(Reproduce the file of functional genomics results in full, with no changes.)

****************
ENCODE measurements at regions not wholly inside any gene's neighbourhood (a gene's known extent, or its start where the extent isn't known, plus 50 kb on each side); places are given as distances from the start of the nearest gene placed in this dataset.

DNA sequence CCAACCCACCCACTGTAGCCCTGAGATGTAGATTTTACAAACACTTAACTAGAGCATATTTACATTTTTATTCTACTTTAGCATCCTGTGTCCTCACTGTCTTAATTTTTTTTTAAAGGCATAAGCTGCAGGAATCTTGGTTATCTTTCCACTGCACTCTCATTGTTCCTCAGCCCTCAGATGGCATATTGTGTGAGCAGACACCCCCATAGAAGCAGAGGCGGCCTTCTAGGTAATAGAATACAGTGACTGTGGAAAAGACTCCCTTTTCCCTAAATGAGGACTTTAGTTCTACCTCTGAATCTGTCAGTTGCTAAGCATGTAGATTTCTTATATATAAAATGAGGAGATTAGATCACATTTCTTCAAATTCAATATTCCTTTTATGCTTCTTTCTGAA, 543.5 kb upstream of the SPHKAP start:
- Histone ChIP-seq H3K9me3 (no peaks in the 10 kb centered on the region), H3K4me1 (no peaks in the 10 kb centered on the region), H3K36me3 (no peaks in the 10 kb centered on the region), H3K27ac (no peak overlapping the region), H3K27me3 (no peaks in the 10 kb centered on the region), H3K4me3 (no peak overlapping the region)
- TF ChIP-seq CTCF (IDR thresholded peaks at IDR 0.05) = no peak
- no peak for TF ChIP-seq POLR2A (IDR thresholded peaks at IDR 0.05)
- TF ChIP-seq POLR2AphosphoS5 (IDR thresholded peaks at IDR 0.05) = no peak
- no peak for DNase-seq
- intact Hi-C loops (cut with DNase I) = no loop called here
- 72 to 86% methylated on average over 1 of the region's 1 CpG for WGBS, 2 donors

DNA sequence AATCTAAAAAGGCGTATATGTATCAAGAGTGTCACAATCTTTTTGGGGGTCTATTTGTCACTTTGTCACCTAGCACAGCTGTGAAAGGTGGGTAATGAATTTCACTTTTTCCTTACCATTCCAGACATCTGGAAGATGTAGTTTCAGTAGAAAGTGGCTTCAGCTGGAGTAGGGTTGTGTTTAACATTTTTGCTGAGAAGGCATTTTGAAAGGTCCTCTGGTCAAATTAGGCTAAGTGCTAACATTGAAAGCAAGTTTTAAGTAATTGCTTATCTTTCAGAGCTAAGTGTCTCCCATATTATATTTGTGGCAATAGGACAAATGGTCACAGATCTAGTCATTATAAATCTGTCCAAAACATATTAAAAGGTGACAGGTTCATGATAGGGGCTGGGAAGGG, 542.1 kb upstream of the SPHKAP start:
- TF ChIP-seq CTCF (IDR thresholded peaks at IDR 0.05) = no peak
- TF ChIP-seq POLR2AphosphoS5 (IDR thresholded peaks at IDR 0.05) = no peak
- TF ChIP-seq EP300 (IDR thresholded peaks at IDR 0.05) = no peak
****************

ENCODE measurements at regions not wholly inside any gene's neighbourhood (a gene's known extent, or its start where the extent isn't known, plus 50 kb on each side); places are given as distances from the start of the nearest gene placed in this dataset.

DNA sequence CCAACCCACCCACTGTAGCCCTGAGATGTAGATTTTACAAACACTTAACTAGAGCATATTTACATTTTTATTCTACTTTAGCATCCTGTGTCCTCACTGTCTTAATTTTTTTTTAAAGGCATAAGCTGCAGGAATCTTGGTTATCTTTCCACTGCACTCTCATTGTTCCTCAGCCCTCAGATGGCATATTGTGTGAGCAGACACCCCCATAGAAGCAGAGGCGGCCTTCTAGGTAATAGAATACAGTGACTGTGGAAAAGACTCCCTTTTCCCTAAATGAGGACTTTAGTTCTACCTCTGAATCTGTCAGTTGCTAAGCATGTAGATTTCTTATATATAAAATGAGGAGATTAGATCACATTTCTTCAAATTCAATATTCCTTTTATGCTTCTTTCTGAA, 543.5 kb upstream of the SPHKAP start:
- Histone ChIP-seq H3K9me3 (no peaks in the 10 kb centered on the region), H3K4me1 (no peaks in the 10 kb centered on the region), H3K36me3 (no peaks in the 10 kb centered on the region), H3K27ac (no peak overlapping the region), H3K27me3 (no peaks in the 10 kb centered on the region), H3K4me3 (no peak overlapping the region)
- TF ChIP-seq CTCF (IDR thresholded peaks at IDR 0.05) = no peak
- no peak for TF ChIP-seq POLR2A (IDR thresholded peaks at IDR 0.05)
- TF ChIP-seq POLR2AphosphoS5 (IDR thresholded peaks at IDR 0.05) = no peak
- no peak for DNase-seq
- intact Hi-C loops (cut with DNase I) = no loop called here
- 72 to 86% methylated on average over 1 of the region's 1 CpG for WGBS, 2 donors

DNA sequence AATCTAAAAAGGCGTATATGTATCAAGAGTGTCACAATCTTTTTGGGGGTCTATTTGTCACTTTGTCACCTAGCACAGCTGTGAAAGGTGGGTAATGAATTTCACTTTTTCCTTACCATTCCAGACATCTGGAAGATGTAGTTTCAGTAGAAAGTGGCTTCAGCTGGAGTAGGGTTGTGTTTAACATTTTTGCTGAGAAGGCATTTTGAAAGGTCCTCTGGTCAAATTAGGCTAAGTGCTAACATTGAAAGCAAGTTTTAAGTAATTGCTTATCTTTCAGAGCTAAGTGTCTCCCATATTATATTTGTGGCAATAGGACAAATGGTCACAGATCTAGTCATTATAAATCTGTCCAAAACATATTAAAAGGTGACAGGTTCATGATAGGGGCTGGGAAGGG, 542.1 kb upstream of the SPHKAP start:
- TF ChIP-seq CTCF (IDR thresholded peaks at IDR 0.05) = no peak
- TF ChIP-seq POLR2AphosphoS5 (IDR thresholded peaks at IDR 0.05) = no peak
- TF ChIP-seq EP300 (IDR thresholded peaks at IDR 0.05) = no peak